WASHINGTON — The growing controversy over the Bush administration's abrupt dismissal of eight federal prosecutors raises a disturbing question: Has the Bush administration tried to use the federal government's vast law enforcement powers against its political enemies?
"It would be enormously problematic if, in fact, the Justice Department or the White House were trying to use U.S. attorneys for political purposes," said Carl Tobias, a law professor at the University of Richmond in Virginia. "The questions are now hanging in the air."
Some Democrats hear echoes of Watergate in the administration's dismissals of the prosecutors and suggest that Attorney General Alberto Gonzales should resign. Others want to know whether Karl Rove, Bush's chief political adviser, played a role in the firings.
Justice Department officials say politics had nothing to do with the firings, but some of the ousted U.S. attorneys and outside legal experts think otherwise. Congressional Democrats say they're determined to find the truth.
Lawmakers in both political parties have expressed concern about evidence of political meddling in the weeks prior to last November's elections, when it was becoming clear that Democrats might take control of Congress for the first time in 12 years.
Justice Department officials have acknowledged that former U.S. Attorney H.E. Cummins was booted from his post in Little Rock, Ark., to make room for a former Rove aide. Other fired prosecutors handled politically sensitive investigations that angered Republicans during the run-up to the November elections.
"U.S. attorneys and assistant U.S. attorneys take an oath to exercise their authority without fear or favor. It would be a gross abuse of power to allow partisan political considerations to enter into their decisions," said Bruce Green, a former U.S. attorney and a leading expert on legal ethics.
This much isn't in dispute: Eight U.S. attorneys, all of them appointed by President Bush, were forced to resign with little explanation. Most got their walking papers in December.
Justice Department officials say that, with the exception of Cummins, the fired prosecutors were ousted for poor performance.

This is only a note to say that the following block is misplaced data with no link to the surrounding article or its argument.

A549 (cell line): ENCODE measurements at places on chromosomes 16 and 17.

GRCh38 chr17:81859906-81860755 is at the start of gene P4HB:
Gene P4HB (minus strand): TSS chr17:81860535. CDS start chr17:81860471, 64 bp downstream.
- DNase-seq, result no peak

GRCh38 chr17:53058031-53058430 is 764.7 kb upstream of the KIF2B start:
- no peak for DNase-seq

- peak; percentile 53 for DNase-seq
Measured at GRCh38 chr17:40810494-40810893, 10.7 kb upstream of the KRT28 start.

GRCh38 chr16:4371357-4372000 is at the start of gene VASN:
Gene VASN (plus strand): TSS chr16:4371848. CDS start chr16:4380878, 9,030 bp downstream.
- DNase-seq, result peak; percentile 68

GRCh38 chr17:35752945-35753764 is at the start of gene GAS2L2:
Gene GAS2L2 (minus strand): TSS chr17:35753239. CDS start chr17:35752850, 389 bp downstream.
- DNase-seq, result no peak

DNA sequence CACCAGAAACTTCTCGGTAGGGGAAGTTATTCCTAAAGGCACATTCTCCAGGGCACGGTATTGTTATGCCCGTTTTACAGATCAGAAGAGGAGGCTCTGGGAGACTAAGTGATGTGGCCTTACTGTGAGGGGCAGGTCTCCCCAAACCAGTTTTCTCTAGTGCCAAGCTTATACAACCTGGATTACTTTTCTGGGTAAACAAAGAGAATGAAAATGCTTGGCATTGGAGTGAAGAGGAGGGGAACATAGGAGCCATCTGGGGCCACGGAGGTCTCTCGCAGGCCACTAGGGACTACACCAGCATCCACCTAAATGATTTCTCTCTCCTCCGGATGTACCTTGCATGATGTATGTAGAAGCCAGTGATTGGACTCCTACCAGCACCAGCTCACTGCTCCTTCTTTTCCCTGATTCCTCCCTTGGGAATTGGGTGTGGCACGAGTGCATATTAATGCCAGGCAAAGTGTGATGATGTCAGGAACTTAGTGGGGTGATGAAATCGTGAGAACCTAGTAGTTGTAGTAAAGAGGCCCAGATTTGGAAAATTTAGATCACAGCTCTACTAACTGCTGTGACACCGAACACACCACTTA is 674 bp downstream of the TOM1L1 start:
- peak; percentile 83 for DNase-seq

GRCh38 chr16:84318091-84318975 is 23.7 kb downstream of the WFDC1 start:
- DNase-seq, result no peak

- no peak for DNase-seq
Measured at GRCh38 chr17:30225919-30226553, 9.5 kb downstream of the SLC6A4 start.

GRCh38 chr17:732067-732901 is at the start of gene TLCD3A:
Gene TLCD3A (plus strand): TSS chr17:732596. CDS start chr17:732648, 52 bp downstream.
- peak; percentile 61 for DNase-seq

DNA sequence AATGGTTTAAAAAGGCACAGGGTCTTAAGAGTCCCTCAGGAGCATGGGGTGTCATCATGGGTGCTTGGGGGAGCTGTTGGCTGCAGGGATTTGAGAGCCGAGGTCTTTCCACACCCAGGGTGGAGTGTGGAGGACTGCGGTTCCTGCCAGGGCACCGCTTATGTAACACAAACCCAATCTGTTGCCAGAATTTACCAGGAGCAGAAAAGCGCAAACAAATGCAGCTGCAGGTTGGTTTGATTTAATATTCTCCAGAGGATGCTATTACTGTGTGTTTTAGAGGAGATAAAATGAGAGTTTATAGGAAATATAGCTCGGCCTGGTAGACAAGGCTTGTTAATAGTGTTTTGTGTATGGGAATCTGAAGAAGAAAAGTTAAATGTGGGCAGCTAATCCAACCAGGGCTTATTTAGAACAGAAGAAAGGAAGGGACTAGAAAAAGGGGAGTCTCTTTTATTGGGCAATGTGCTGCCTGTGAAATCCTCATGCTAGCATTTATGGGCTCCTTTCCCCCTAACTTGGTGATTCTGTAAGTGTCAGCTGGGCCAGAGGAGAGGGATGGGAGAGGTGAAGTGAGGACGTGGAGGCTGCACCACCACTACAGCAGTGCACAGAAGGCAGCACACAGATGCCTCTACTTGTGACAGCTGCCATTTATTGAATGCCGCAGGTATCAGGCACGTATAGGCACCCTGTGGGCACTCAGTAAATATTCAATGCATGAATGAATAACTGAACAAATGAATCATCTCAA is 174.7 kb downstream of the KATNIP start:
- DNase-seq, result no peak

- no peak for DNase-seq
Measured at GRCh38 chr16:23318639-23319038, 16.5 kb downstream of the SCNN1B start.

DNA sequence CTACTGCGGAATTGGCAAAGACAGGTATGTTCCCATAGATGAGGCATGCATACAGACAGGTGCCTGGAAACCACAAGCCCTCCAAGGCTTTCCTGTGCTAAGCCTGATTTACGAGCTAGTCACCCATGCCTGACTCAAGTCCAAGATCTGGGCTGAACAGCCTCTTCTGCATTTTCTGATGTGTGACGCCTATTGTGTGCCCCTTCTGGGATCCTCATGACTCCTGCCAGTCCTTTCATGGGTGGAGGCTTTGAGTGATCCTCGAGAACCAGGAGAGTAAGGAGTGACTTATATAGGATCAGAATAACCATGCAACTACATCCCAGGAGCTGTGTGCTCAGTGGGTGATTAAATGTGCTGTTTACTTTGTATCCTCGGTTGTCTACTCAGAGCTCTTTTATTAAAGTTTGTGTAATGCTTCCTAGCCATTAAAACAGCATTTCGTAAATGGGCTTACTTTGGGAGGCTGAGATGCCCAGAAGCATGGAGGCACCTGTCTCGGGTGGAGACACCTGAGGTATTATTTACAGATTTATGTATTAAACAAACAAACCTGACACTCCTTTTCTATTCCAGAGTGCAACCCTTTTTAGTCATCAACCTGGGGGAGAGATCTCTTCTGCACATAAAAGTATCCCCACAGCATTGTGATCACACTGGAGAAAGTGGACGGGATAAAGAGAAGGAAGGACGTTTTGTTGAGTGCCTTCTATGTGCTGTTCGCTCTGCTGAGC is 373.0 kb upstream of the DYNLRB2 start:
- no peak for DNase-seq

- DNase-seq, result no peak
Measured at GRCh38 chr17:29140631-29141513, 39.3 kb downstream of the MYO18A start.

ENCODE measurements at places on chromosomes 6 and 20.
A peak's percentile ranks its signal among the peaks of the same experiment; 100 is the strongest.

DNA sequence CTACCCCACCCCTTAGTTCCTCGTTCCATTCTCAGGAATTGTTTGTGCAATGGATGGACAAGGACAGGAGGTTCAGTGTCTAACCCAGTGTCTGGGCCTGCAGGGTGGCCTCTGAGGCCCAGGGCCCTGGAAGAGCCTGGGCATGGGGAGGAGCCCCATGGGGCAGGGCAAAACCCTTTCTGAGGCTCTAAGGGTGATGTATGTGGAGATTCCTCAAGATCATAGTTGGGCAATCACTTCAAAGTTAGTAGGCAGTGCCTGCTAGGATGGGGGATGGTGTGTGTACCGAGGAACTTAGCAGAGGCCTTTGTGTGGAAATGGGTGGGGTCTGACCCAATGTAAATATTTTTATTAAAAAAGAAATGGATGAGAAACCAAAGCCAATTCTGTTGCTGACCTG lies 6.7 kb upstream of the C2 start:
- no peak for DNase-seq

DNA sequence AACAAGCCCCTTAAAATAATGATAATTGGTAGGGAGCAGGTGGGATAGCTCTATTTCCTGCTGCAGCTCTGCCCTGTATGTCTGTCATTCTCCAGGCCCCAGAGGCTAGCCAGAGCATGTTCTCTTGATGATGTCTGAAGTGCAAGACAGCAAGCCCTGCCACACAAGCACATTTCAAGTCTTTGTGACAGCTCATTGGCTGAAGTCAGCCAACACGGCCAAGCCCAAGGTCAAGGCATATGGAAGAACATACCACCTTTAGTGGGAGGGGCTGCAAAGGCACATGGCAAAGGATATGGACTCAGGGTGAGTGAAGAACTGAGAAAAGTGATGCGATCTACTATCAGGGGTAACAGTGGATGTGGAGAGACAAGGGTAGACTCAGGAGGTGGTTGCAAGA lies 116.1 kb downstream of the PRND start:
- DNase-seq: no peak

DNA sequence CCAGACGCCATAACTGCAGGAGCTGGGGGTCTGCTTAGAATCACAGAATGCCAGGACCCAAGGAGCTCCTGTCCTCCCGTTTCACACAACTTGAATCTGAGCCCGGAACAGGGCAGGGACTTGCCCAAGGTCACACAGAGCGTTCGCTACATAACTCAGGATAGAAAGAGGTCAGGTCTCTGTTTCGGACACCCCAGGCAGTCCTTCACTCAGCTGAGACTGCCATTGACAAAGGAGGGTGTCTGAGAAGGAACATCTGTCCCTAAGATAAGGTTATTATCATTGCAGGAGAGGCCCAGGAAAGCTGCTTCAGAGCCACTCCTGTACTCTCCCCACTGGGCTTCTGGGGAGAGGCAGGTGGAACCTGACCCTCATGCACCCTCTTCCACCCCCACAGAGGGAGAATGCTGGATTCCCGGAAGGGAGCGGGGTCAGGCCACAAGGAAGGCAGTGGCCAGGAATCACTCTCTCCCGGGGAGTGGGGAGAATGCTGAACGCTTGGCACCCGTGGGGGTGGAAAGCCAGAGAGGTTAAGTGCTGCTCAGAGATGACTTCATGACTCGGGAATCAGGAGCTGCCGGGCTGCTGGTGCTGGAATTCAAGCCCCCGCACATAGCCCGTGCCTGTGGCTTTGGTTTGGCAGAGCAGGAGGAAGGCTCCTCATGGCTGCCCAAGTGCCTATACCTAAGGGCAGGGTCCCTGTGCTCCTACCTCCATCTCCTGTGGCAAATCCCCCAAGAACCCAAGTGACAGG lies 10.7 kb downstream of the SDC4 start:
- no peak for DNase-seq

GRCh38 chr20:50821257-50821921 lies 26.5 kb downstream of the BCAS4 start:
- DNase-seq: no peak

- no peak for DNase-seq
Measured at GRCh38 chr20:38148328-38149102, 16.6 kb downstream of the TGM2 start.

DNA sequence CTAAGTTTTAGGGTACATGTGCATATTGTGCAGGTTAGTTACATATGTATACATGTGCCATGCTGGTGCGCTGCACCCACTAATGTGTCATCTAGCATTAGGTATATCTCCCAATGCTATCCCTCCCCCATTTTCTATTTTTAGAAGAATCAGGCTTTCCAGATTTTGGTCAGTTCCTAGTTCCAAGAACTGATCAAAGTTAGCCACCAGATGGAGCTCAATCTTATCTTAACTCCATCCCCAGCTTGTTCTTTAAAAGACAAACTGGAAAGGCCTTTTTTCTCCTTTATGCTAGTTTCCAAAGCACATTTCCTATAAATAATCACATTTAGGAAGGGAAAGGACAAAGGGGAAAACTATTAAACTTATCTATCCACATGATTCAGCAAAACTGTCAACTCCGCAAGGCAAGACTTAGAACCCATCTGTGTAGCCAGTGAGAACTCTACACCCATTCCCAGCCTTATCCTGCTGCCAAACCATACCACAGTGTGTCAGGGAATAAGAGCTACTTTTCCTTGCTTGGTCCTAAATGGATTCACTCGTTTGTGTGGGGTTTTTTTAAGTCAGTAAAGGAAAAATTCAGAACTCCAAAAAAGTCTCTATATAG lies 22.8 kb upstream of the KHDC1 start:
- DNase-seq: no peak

"I want to reassure the American people that we in no way have made decisions to politicize these offices," Gonzales said Friday.
Skeptics remain unconvinced.
In some cases, the possible role of politics is easy to spot. Former U.S. Attorney David Iglesias thinks he lost his job in New Mexico because he refused to speed up an investigation of a prominent local Democrat. Republicans were hoping for an indictment before last fall's election, but so far no one's been charged.
White House political guru Rove was in Albuquerque, N.M. on Sept. 30 and kept a low public profile. He attended a $5,000 a plate fundraiser at the house of the state Republican Party chairman. Also present and seated next to Rove was Paul Kennedy, a prominent Republican and former judge who'd gotten involved in Iglesias's investigation after another lawyer handling the case died.
The Albuquerque Journal reported that Rove was there to help boost Rep. Heather Wilson, who was facing a tough fight for re-election.
Wilson and Sen. Pete Domenici, both New Mexico Republicans, have acknowledged that they called prosecutor Iglesias about his investigation before the election. A scandal involving a local Democrat could have helped Wilson politically, although the lawmakers insist that they didn't push for a quick indictment. The White House said Rove didn't encourage them to make the calls, and Wilson won anyway, by 875 votes.
Iglesias told Congress that he felt "leaned on" by the two lawmakers.
Legal experts agreed that the calls were out of bounds even if the lawmakers didn't demand action. "The problem is that there is implied pressure," said Monroe Freedman, a law professor at Hofstra University. "What we're talking about here is the abuse of prosecutorial power for political purposes."
In California, ousted U.S. Attorney Carol C. Lam ruffled Republican feathers by indicting and convicting Republican Rep. Randy &qu ot;Duke" Cunningham on corruption charges. In western Washington, former U.S. Attorney John McKay said he felt pressure over an investigation of alleged voter fraud by Democrats. McKay angered some Republicans by declining to file charges.
"Nobody who objectively looks at this is going to think, oh, what a coincidence," said former prosecutor Green, now a Fordham University law professor who's on leave at New York University.
Tobias, the University of Richmond professor, said the Justice Department might have had good reason to fire some of the prosecutors, but probably not all of them.
"Most of the U.S. attorneys had pretty good evaluations, and some of them had stunningly good evaluations. Some did not," he said. "It's not that all eight of them were incompetent and should have been fired."
Hofstra Professor Freedman said he's troubled by the thought that Bush appointees might have been pushed beyond their ethical boundaries, despite their ties to the administration.
"These were people who were acceptable to this administration for really important positions. You would expect that, up to a point, they would go along," he said.
Freedman said the controversy raises questions about the independence of every U.S. attorney.
"They certainly have gotten the message, haven't they," he said.